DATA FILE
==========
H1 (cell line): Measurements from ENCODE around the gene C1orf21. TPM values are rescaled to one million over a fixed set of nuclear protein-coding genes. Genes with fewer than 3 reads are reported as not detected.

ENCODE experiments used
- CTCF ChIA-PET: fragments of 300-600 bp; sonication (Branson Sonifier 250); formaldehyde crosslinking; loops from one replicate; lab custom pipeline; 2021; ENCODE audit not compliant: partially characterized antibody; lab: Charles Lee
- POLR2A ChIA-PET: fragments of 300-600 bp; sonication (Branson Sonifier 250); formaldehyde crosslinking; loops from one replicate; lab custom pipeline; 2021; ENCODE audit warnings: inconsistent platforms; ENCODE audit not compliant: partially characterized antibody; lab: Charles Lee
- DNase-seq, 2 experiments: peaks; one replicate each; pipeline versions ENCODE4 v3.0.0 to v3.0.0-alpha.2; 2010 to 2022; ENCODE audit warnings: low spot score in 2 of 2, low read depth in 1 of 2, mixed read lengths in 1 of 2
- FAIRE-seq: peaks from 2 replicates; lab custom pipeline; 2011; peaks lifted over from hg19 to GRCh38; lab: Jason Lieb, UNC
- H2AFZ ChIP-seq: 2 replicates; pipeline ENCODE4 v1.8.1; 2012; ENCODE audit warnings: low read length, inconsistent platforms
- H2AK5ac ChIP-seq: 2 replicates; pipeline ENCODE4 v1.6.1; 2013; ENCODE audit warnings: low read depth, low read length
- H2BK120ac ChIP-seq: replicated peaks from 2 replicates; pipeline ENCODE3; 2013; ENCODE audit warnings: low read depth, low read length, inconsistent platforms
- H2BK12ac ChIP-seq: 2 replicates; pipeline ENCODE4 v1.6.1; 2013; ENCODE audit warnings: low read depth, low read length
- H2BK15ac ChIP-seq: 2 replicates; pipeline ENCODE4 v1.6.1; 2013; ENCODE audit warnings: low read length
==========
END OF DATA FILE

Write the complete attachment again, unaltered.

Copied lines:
H1 (cell line): Measurements from ENCODE around the gene C1orf21. TPM values are rescaled to one million over a fixed set of nuclear protein-coding genes. Genes with fewer than 3 reads are reported as not detected.

ENCODE experiments used
- CTCF ChIA-PET: fragments of 300-600 bp; sonication (Branson Sonifier 250); formaldehyde crosslinking; loops from one replicate; lab custom pipeline; 2021; ENCODE audit not compliant: partially characterized antibody; lab: Charles Lee
- POLR2A ChIA-PET: fragments of 300-600 bp; sonication (Branson Sonifier 250); formaldehyde crosslinking; loops from one replicate; lab custom pipeline; 2021; ENCODE audit warnings: inconsistent platforms; ENCODE audit not compliant: partially characterized antibody; lab: Charles Lee
- DNase-seq, 2 experiments: peaks; one replicate each; pipeline versions ENCODE4 v3.0.0 to v3.0.0-alpha.2; 2010 to 2022; ENCODE audit warnings: low spot score in 2 of 2, low read depth in 1 of 2, mixed read lengths in 1 of 2
- FAIRE-seq: peaks from 2 replicates; lab custom pipeline; 2011; peaks lifted over from hg19 to GRCh38; lab: Jason Lieb, UNC
- H2AFZ ChIP-seq: 2 replicates; pipeline ENCODE4 v1.8.1; 2012; ENCODE audit warnings: low read length, inconsistent platforms
- H2AK5ac ChIP-seq: 2 replicates; pipeline ENCODE4 v1.6.1; 2013; ENCODE audit warnings: low read depth, low read length
- H2BK120ac ChIP-seq: replicated peaks from 2 replicates; pipeline ENCODE3; 2013; ENCODE audit warnings: low read depth, low read length, inconsistent platforms
- H2BK12ac ChIP-seq: 2 replicates; pipeline ENCODE4 v1.6.1; 2013; ENCODE audit warnings: low read depth, low read length
- H2BK15ac ChIP-seq: 2 replicates; pipeline ENCODE4 v1.6.1; 2013; ENCODE audit warnings: low read length